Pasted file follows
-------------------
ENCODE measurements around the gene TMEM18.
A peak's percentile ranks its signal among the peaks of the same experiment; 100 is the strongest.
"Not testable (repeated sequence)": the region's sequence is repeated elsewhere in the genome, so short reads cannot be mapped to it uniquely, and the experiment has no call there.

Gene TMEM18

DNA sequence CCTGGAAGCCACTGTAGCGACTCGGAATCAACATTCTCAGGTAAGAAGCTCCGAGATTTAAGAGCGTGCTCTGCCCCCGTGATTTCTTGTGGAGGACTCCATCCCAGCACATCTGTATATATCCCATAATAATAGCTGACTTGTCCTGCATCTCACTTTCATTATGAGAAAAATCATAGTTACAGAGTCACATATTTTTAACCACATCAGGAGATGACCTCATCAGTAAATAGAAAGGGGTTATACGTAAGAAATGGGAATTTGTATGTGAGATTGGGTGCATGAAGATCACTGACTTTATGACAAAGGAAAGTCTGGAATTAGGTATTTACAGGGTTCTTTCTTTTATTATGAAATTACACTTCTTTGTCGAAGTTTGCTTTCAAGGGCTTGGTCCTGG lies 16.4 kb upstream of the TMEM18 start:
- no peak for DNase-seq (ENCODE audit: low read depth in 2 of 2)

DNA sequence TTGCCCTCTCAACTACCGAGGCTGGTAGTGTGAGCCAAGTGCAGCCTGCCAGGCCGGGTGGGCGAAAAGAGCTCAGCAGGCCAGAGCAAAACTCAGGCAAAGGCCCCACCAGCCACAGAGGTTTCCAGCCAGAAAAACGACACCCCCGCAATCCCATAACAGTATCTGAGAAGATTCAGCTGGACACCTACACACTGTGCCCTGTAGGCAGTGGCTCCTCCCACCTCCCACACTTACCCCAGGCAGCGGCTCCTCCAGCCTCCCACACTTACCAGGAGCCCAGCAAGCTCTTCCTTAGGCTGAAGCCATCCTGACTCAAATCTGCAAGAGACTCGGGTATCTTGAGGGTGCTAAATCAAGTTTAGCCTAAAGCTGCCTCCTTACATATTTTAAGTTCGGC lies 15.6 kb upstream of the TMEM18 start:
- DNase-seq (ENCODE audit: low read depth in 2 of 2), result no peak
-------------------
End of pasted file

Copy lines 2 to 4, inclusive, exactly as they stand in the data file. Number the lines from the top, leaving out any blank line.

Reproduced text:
A peak's percentile ranks its signal among the peaks of the same experiment; 100 is the strongest.
"Not testable (repeated sequence)": the region's sequence is repeated elsewhere in the genome, so short reads cannot be mapped to it uniquely, and the experiment has no call there.

Gene TMEM18